Matthew looked at Sybil. She smiled backed at him. He was about to answer when Robert interjected.
"Really we are not here to interrogate Cousin Matthew ..."
Before Robert could say anything further Matthew held up his hand. "With all due respect Cousin Robert, I would welcome any and all questions from the ladies. If the six of them are to get to know me they must ask questions.."
"Six?" asked Edith.
"Patricia will have questions as well" answered Matthew. Then he continued "I will have questions for you ladies as well so I would propose some ground rules. Any of you can ask any question you wish of me and I will endeavour to answer with the fullest candour. But" and he held up his finger "I can ask the same question of you. It doesn't matter if just one of you asks the question, I can ask that same question of all of you. And you must answer with full candour. You can share my answers amongst yourselves, I will keep your answers in confidence. And if you want to think carefully before giving an answer you can adjourn giving it sine die".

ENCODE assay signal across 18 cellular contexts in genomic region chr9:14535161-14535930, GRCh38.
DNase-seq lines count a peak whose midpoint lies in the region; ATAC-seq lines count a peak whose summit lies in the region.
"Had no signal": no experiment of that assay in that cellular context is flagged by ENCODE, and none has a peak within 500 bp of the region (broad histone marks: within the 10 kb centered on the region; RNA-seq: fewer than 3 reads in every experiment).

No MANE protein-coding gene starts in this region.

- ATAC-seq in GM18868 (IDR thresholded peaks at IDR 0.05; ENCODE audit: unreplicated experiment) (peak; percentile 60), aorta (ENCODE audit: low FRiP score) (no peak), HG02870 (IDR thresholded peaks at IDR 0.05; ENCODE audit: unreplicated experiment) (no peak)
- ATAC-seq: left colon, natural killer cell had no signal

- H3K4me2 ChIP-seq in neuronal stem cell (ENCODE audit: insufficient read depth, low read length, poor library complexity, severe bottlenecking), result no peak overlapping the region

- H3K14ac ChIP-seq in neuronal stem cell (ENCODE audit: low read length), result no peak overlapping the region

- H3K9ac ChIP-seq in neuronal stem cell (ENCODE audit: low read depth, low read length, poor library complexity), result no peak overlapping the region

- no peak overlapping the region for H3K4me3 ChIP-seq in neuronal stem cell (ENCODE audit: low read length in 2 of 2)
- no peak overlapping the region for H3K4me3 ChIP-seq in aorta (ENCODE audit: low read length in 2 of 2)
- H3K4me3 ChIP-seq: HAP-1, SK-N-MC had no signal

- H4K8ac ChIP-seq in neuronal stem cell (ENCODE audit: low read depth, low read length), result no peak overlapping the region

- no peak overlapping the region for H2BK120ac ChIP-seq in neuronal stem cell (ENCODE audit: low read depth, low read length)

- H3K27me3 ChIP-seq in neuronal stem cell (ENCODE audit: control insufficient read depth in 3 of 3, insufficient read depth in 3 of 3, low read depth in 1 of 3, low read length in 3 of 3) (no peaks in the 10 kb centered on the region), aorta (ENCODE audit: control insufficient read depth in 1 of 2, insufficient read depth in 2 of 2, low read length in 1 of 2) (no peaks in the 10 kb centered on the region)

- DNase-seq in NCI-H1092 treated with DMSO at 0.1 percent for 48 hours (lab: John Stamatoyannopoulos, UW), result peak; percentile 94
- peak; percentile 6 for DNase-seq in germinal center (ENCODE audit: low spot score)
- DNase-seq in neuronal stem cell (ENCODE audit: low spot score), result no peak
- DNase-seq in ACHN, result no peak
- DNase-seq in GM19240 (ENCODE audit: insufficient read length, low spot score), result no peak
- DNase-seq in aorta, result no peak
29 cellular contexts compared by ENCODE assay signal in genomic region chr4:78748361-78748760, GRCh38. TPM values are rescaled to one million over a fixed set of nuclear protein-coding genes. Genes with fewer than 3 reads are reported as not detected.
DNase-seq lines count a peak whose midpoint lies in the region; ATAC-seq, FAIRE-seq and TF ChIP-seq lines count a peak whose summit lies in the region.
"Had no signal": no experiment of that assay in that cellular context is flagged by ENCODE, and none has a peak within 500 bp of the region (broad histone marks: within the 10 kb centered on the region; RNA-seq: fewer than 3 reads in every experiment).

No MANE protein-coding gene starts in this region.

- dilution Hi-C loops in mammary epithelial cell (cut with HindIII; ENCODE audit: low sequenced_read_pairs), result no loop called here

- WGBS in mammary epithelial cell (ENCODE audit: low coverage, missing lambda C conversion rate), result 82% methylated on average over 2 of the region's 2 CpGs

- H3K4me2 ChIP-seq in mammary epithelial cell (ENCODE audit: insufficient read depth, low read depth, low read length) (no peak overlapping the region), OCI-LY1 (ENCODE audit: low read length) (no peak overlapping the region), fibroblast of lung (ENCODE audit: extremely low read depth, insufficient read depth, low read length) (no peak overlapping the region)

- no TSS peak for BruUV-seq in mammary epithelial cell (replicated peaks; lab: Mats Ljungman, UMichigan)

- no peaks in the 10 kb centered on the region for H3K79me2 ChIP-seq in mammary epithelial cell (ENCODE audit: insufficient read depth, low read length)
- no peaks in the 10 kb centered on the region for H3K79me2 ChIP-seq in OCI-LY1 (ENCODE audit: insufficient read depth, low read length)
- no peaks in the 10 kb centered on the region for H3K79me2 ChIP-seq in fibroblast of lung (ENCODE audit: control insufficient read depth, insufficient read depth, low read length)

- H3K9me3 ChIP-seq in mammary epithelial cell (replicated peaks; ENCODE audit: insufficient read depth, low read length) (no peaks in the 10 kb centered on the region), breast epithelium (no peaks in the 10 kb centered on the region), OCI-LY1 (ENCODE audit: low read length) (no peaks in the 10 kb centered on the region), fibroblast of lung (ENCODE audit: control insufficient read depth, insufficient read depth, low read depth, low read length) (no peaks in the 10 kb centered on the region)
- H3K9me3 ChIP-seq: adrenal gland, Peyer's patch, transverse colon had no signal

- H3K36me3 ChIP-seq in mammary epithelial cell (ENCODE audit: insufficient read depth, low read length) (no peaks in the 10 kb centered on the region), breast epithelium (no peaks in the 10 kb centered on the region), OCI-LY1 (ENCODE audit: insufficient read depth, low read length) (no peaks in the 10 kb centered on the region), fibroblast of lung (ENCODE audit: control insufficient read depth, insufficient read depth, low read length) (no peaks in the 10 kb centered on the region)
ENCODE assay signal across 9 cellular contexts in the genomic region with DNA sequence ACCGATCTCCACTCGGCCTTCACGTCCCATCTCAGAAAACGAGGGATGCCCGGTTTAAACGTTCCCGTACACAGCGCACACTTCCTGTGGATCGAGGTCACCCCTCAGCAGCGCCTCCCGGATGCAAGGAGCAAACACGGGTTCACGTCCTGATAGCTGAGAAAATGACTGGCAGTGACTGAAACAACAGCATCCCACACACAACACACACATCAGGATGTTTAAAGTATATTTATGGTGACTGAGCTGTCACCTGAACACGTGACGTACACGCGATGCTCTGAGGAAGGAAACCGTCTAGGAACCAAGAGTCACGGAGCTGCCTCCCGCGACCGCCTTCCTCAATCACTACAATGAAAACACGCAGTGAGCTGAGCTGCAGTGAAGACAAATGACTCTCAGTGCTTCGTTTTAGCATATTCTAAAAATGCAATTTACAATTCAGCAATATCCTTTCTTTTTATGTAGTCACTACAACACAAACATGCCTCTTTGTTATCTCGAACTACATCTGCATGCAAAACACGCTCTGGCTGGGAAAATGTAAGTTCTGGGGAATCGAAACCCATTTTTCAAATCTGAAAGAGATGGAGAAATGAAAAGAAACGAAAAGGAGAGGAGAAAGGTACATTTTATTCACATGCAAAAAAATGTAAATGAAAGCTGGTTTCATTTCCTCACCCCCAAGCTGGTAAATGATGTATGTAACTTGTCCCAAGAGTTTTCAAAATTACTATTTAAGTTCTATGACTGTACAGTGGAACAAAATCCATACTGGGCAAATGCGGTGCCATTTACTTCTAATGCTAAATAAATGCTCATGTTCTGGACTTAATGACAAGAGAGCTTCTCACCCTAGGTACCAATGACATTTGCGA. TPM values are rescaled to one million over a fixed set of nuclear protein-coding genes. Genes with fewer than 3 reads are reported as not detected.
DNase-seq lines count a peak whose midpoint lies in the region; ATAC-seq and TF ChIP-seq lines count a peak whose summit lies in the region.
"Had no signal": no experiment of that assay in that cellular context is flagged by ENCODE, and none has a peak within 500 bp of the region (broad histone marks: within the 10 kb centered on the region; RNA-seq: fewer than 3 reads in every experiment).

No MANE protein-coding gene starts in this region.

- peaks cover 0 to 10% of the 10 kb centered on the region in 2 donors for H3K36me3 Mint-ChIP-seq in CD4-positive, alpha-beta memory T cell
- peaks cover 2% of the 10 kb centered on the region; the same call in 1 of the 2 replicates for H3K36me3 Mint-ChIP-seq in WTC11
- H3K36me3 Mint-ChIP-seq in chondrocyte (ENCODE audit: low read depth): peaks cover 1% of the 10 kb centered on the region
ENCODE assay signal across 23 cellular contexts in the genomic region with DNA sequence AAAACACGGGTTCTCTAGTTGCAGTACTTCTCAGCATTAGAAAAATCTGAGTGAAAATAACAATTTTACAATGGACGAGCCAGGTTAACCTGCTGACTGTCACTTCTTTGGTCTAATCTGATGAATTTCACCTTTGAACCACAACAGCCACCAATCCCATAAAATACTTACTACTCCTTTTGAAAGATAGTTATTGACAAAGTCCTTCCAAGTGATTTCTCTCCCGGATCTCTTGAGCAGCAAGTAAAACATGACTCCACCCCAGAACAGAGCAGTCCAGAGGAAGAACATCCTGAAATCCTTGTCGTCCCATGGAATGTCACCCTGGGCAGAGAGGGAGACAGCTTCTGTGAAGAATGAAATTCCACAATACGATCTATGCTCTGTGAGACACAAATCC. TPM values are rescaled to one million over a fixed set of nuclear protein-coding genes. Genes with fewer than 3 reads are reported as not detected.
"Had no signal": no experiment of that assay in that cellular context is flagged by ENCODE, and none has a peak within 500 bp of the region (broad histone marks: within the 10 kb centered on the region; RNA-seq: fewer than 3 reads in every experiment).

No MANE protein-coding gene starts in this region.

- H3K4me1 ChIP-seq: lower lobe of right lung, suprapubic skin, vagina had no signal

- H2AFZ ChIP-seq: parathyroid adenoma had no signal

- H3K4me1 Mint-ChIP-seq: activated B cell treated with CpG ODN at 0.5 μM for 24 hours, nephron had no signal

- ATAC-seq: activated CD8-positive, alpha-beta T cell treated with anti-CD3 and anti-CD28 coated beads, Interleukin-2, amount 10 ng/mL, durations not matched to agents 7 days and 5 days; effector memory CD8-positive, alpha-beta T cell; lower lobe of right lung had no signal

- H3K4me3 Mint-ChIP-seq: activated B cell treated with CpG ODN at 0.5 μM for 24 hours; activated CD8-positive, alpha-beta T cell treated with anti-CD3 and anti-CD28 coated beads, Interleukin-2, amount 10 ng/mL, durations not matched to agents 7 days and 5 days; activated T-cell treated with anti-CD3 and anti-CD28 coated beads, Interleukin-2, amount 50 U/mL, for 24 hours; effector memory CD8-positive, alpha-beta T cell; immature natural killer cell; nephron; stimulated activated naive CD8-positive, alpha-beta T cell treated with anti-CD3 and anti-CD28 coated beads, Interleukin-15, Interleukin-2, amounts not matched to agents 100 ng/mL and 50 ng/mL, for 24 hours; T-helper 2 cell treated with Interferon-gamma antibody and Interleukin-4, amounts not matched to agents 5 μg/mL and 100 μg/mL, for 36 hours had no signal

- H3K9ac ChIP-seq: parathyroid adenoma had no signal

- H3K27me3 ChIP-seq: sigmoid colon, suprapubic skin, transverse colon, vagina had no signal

"What if someone does not want to play this game?" asked Mary.
"You are not in the game until you ask a question; you can quit the game at anytime by refusing to answer one of my questions. But once you're out of the game you cannot join back in. Fair enough?"
They all nodded in agreement.
"One last thing before we start. There are safe questions and dangerous one. A safe one is one in which my answer provides you with information but discloses nothing if I ask the same of you. An example is Cousin Sybil asking whether I really was a cowboy. It serves no purpose for me to even to ask the same of you, although.." he looked at Cora "I understand that Cousin Cora is an American so maybe.."